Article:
Let grapes be grapes. That’s the philosophy behind a natural wine fair happening Saturday in Portland. Dana Frank, the owner of Bar Norman, a wine bar in Southeast Portland, says The Wild Bunch wine fair honors natural wine and makers from around the world.
“This is just wine for the table that everyone should be able to drink,” she said.
Over the years, Frank said, natural wine has became thought of as a product that fits a narrow scope and tastes a certain way. She hopes to return the beverage to an accessible and inclusive place and added “these wines live on a very broad spectrum and there’s a lot of versions and interpretations of what natural wine is.”
This year’s event features more than 60 wineries and importers pouring their product for consumers.
Statera Cellars, an Oregon-based winery, will be participating in the fair. Luke Wylde, an owner and winemaker for the organization, said the winery aims to focus on the grapes and not additives like lab-grown yeasts or additional enzymes. Wylde adds a small amount of sulfur which serves as an antioxidant in the bottle, but otherwise leaves the grapes alone.
“Our rule is, just don’t add anything, don’t mess with good grapes,” they said.
Statera Cellars uses grapes grown organically and biodynamically. Similarly, Johan Vineyards, another fair participant, calls itself a certified biodynamic estate winery. Located on about 85 acres in Oregon’s Willamette Valley, it aims to focus on a resilient farm system that takes a holistic approach to agriculture.
“Of course we’re trying to grow healthy grapevines, but we are also doing things like setting aside riparian zones, having native wildlife corridors and promoting insects and native wildlife,” said Nathan Wood, the vineyard manager. “We also leave a fair amount of our land in natural oak and grasslands and of course, we’re trying to promote healthy soils.”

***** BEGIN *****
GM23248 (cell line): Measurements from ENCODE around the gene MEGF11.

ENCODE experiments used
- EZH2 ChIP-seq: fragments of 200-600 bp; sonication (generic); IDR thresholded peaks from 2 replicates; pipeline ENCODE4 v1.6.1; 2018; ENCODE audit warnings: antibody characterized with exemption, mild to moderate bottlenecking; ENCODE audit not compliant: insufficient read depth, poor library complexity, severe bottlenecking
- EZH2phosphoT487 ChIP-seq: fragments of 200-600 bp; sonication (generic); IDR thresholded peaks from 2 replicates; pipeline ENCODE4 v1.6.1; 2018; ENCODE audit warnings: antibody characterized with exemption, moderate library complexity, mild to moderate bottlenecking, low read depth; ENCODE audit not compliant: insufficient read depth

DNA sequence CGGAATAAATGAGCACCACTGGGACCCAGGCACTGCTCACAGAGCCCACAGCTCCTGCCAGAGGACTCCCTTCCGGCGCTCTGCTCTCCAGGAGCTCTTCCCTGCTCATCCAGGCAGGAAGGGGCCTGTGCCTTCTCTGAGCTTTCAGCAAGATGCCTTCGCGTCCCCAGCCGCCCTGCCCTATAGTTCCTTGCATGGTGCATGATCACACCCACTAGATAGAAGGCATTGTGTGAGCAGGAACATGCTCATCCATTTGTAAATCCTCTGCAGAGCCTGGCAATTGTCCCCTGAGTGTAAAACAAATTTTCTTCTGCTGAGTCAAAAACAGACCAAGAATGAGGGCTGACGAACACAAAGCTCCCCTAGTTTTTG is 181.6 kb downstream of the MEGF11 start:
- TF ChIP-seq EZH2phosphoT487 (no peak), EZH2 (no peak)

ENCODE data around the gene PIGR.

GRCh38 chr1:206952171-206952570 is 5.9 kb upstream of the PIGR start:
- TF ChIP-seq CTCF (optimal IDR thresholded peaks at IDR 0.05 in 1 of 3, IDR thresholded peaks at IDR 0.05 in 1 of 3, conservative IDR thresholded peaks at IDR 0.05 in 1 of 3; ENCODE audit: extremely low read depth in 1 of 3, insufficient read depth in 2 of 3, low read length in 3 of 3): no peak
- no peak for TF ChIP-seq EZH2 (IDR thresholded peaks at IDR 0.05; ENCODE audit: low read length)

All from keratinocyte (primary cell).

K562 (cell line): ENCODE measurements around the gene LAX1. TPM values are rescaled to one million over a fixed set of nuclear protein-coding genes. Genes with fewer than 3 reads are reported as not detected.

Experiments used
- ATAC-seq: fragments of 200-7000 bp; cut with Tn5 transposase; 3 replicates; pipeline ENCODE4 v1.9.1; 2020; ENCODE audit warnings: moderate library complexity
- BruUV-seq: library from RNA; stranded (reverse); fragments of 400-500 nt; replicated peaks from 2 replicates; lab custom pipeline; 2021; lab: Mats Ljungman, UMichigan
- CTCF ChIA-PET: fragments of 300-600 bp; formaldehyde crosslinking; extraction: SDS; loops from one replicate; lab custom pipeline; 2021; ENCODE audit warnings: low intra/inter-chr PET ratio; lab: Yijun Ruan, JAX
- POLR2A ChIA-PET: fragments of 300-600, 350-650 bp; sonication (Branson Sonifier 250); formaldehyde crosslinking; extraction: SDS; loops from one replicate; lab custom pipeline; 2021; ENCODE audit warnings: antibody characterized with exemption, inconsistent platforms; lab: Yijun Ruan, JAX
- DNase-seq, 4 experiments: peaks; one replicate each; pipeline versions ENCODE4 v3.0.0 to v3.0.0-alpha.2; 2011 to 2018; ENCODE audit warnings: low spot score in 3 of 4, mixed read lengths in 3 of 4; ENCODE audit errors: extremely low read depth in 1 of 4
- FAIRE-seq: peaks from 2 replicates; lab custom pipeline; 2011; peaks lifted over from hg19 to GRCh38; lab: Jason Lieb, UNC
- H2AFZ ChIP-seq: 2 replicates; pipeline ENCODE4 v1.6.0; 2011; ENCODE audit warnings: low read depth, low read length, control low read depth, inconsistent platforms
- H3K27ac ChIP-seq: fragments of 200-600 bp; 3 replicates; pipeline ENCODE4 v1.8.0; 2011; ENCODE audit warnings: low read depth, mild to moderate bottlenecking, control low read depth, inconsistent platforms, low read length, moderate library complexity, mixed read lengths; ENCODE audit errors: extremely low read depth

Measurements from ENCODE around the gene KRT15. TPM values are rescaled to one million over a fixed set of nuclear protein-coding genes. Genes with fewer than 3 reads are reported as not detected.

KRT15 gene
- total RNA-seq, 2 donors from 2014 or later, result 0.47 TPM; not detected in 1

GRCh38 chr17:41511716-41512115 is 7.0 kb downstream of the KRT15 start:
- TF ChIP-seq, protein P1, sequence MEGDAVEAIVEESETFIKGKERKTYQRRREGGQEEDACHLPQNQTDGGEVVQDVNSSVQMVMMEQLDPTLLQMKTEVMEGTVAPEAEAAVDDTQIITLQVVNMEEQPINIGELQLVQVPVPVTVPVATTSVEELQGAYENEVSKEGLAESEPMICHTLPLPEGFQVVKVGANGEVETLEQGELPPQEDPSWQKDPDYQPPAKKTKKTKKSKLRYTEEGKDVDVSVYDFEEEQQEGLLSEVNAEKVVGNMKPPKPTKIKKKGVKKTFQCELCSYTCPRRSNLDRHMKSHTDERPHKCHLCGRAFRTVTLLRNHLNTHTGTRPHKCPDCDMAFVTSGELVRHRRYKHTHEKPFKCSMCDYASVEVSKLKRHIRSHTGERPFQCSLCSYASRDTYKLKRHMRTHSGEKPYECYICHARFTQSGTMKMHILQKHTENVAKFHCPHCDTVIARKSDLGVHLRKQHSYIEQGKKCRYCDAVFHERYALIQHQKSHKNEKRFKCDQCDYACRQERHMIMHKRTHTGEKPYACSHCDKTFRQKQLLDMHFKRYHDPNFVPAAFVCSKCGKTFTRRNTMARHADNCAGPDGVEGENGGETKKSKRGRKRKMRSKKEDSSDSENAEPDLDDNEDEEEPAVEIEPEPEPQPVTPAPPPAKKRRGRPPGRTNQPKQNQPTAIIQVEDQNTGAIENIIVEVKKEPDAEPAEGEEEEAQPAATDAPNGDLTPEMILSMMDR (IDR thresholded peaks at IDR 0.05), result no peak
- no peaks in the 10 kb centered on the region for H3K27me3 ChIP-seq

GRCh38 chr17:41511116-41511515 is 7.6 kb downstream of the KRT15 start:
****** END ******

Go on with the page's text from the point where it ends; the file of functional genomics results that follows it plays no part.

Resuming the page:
Wood added that the winery also includes animals on its land. About 26 sheep move across the vineyards, munching on grass and naturally fertilizing the space. The vineyards also practice no-till farming, a technique that minimizes soil disturbance.
“When you stop cultivating your land, you are allowing the natural microbiome, the bacteria and fungi associations in the soil to remain there undisturbed over time creating healthier and larger soils,” Wood said.
From soil to wine glass, natural winemakers opt for a hands-off approach. Portland’s wine fair will not only feature wines from Oregon, but includes wines from countries like France, Hungary and Croatia.
Wylde, Wood and Frank joined “Think Out Loud” host Dave Miller to discuss wine and Saturday’s event. Listen to the full conversation: